End: Everyone says the sequels aren't as good, but I'm very excited to read more. 4 and a half flowers.

Dust Jacket Description: It's engaging and accurate, except for how it screws up the timeline of the book. I'd make it clear that Capricorn was summoned when Meggie was a child, or rewrite it to suit the time period where Meggie learns about Inkheart. 4 flowers.

Cover: I love this cover, but I'm a little confused by the dark hand. It makes one think that Capricorn is the person who is emerging from the cover, but Capricorn is white. Why the decision to give a darker skin pigment to the antagonist? Seems strange to me. 3 and a half flowers.

Overall: Sure, it's not a new story, but it's one of the best of its kind. A well crafted children's story that rings true with emotion. Recommend this to anyone you know who likes good children's fantasy. 4 and a half flowers. 

Thursday, September 13, 2012

Educate Emma: Books: The Chocolate War by Robert Cormier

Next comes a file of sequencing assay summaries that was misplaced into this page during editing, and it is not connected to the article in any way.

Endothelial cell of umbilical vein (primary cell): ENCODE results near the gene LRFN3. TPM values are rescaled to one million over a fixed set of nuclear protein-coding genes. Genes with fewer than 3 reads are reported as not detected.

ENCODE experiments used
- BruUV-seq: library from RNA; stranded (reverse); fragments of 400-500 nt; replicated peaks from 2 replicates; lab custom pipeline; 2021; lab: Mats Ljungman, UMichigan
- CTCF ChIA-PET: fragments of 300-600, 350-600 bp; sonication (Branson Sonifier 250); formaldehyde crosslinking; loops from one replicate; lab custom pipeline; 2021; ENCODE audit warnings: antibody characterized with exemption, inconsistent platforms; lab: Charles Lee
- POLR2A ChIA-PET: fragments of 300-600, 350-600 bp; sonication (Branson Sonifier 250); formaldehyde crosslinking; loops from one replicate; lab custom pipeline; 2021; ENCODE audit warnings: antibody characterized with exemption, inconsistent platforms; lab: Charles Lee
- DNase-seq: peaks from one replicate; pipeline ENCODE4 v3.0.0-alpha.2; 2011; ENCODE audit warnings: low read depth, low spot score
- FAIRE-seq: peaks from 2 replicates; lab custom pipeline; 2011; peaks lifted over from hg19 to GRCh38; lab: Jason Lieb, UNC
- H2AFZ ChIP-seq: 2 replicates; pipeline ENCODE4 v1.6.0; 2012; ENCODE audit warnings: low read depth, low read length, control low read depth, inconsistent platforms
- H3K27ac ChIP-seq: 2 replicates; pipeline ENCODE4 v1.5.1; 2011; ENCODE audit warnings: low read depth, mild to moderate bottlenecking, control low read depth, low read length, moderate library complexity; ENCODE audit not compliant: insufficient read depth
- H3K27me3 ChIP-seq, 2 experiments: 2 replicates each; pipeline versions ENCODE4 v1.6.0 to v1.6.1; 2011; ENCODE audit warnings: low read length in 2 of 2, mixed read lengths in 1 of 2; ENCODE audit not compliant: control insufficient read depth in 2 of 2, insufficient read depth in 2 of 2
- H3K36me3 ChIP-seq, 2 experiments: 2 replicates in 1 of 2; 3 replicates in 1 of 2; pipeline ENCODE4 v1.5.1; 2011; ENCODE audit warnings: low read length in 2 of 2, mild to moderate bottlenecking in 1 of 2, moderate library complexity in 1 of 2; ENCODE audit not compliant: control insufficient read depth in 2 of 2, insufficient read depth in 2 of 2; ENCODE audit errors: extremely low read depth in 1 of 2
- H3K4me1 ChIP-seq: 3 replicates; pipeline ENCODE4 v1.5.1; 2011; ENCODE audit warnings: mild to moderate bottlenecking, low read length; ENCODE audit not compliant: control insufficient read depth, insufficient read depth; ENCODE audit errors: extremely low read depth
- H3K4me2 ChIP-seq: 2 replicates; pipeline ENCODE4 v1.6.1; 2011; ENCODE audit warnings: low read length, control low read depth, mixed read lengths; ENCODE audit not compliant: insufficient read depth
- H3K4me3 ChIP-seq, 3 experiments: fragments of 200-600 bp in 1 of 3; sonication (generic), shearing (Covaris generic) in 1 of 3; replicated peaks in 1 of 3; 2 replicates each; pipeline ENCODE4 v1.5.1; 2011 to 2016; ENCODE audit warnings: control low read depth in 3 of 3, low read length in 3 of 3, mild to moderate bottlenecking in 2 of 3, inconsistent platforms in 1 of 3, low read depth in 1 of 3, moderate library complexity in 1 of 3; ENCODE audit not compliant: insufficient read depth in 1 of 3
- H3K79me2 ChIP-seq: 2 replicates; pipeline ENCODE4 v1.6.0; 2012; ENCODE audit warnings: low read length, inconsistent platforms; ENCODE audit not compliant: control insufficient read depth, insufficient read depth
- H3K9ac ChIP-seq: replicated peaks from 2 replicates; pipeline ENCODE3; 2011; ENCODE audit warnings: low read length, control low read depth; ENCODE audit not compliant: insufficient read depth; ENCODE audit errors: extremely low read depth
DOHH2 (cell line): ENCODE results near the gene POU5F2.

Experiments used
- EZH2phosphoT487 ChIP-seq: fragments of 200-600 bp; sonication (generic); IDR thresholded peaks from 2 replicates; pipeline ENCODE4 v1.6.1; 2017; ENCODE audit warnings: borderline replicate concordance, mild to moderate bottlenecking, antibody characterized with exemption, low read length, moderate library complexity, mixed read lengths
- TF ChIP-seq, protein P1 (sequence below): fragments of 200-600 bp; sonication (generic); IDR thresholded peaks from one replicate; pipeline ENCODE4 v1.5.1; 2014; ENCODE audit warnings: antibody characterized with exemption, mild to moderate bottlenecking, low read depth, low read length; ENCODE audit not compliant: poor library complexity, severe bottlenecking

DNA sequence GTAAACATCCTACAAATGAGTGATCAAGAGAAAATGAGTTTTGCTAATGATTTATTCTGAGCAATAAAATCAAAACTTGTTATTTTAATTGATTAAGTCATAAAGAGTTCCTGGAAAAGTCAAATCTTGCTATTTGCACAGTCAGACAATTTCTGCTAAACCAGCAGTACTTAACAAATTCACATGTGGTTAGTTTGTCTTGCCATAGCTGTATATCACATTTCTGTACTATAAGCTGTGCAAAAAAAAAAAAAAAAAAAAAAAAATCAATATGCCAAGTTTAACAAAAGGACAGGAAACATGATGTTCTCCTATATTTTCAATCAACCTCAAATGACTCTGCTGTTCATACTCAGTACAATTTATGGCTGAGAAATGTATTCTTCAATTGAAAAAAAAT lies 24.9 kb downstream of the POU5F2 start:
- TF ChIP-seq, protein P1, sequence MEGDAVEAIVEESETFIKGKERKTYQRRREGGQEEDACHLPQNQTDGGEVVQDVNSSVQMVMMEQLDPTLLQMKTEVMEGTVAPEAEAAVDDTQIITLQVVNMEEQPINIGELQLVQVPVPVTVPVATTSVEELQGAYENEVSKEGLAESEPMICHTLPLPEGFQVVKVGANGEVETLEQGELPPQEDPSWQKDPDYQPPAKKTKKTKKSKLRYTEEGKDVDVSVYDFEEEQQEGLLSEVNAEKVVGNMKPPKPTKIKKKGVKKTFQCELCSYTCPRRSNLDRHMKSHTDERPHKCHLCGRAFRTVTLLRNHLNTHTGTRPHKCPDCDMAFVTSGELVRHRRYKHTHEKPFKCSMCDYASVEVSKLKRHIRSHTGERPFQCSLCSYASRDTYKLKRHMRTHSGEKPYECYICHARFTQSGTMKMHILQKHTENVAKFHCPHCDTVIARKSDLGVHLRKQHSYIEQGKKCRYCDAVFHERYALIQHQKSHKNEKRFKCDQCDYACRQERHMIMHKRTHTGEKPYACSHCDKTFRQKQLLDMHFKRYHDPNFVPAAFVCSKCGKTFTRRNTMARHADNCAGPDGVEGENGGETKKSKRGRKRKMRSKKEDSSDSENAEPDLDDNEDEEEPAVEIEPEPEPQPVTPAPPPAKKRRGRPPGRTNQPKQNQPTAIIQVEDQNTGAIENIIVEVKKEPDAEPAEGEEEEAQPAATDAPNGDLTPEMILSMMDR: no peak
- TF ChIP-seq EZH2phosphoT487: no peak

Dust Jacket Description:

"Stunned by his mother's recent death and appalled by the way his father sleepwalks through life, Jerry Renault, a New England high school student, ponders the poster in his locker-Do I dare disturb the universe?
Part of his universe is Archie Costello, leader of a secret school society-the Vigils-and master of intimidation.  Archie himself is intimidated by a cool, ambitious teacher into having the Vigils spearhead the annual fund-raising event-a chocolate sale.  When Jerry refuses to be bullied into selling chocolates, he becomes a hero, but his defiance is a threat to Archie, the Vigils, and the school.  In the inevitable showdown, Archie's skill at intimidation turns Jerry from hero to outcast, to victim, leaving him alone and terribly vulnerable."